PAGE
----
ConfigMaps can be used to store application configuration artifacts, with the container image and, customize the containerized applications. I thought to write up an article to show, how we can configure Kubernetes PODs to use ConfigMaps data with the containers. Basically, two methods will be discussed in this article.
How To Create A ConfigMaps
First of all, ConfigMap should be created with the parameters. I have created tcKey1= tc-Value-1 and, tcKey2= tc-Value-2, parameters in the ConfigMap, here is the yaml file to create the ConfigMap object .
apiVersion: v1 kind: ConfigMap metadata: name: tc-config-map data: tcKey1: tc-Value-1 tcKey2: tc-Value-2
Create the ConfigMap object with kubectl command pointing the yaml file, ConfigMap object will be created as below
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Use ConfigMaps To Store Values As Environment Variables
I have deployed a Kubernetes POD with the name of “tc-configmap-pod“, referencing the created ConfigMap. My “tcKey1” value is passed to the “TC_VAR” environmental variable.
apiVersion: v1 kind: Pod metadata: name: tc-configmap-pod spec: containers: - name: tc-container image: busybox command: ['sh', '-c', "echo $(TC_VAR) && sleep 3600"] env: - name: TC_VAR valueFrom: configMapKeyRef: name: tc-config-map key: tcKey1
If you logged in the container shell and echo the “TC_VAR” environmental variable, you can see the value which I passed through the ConfigMap.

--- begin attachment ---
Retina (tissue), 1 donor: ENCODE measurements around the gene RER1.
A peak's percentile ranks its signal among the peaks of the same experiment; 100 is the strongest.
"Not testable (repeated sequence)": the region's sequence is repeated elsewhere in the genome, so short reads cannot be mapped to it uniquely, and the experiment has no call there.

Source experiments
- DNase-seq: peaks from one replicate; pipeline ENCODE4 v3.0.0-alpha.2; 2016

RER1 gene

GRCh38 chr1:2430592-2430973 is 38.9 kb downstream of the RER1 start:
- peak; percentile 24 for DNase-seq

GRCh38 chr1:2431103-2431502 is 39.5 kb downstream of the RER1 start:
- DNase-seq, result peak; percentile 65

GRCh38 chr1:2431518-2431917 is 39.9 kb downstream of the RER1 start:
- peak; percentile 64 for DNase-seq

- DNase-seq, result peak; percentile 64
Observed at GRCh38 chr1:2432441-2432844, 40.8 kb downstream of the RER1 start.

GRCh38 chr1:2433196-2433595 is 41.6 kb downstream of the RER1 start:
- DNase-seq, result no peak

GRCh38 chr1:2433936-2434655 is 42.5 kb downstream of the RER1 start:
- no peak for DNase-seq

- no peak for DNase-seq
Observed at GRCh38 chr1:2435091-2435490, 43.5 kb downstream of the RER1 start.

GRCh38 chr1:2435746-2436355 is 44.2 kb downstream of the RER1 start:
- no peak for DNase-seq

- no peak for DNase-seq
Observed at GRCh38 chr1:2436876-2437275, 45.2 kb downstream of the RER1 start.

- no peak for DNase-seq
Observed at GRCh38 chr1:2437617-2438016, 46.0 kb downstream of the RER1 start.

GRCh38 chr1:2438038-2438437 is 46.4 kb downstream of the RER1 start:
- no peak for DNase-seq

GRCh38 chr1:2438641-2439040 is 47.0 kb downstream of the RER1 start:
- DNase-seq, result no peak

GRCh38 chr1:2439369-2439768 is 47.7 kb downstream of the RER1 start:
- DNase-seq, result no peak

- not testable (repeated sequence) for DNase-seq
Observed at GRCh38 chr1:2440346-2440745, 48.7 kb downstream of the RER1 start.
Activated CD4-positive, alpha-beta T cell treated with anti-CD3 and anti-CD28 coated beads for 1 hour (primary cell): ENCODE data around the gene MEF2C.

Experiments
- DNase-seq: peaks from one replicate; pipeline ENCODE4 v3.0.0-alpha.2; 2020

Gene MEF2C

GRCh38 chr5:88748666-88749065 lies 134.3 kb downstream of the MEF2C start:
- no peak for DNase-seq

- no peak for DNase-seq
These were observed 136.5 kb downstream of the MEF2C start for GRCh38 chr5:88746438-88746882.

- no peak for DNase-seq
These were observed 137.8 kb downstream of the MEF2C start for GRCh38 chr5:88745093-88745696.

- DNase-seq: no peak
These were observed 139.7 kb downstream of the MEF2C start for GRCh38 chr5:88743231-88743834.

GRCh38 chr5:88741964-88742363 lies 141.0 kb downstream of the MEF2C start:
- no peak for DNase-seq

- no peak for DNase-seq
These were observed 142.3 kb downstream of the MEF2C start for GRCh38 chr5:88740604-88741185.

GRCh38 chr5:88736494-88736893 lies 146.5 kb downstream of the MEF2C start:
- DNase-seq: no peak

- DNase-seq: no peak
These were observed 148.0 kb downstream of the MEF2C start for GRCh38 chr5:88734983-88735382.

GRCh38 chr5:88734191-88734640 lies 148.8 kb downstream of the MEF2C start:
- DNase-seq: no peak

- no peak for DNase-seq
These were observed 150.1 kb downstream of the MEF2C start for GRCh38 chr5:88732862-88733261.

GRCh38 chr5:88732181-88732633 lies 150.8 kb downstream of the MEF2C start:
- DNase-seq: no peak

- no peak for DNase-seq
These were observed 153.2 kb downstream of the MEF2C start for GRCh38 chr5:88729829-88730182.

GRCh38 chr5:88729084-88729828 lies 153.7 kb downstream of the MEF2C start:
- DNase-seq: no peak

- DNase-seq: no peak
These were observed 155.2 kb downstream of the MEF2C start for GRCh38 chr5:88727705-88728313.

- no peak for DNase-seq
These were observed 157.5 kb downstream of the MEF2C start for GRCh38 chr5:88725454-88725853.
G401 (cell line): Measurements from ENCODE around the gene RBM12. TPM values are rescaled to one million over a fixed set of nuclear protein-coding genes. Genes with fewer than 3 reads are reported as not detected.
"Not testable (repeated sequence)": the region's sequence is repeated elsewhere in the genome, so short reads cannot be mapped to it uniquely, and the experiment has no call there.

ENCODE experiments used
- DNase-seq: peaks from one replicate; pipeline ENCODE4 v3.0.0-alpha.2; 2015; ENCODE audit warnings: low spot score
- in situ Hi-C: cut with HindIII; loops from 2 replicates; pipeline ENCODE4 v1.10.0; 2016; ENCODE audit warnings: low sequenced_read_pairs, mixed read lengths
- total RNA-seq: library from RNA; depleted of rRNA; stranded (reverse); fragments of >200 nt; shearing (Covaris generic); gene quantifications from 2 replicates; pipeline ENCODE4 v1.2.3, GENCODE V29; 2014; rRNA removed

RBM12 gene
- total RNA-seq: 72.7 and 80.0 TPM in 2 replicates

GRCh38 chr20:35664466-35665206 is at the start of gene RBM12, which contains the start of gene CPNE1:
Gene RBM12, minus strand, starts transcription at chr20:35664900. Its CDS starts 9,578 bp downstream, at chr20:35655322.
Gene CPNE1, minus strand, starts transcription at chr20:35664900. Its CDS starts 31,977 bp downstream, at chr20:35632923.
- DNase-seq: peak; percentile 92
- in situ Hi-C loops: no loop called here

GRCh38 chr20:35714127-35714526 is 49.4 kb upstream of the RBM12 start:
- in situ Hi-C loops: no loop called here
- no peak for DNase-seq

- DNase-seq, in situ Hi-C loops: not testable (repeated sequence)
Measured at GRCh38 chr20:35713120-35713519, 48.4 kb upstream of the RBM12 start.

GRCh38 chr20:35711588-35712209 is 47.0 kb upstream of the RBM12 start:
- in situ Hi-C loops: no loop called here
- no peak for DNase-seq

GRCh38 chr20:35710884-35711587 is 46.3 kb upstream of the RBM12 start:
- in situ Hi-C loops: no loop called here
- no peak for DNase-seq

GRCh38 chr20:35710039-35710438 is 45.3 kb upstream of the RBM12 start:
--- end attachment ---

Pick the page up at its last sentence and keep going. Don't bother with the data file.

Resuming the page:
Here is the command to access the Container shell
kubectl exec POD_NAME -it --sh
How To Pass ConfigMap Data With A File, And A Mounted Volueme
We can pass the ConfigMap data to the container as a form of a file and a mounted volume. I have created the below yaml file for my POD to mount the ConfigMap, to the “/etc/config” mount location. Volume name would be “tc-config-volume“.
apiVersion: v1 kind: Pod metadata: name: tc-configmap-volume-pod spec: containers: - name: tc-app-container image: busybox command: ['sh', '-c', "echo $(cat /etc/config/tcKey2) && sleep 3600"] volumeMounts: - name: tc-config-volume mountPath: /etc/config volumes: - name: tc-config-volume configMap: name: tc-config-map
If you access the container shell and check the mount location, two files should be created as below. I have specified two keys in my ConfigMap and two files were created accordingly. Files contained the specified values in the ConfigMap.
You can directly view the value you specified in the key, with below command
kubectl exec POD_NAME -it -- cat /etc/config/tcKey1
I hope this article will help someone to understand ConfigMaps objects, which can be used in Kubernetes easily.
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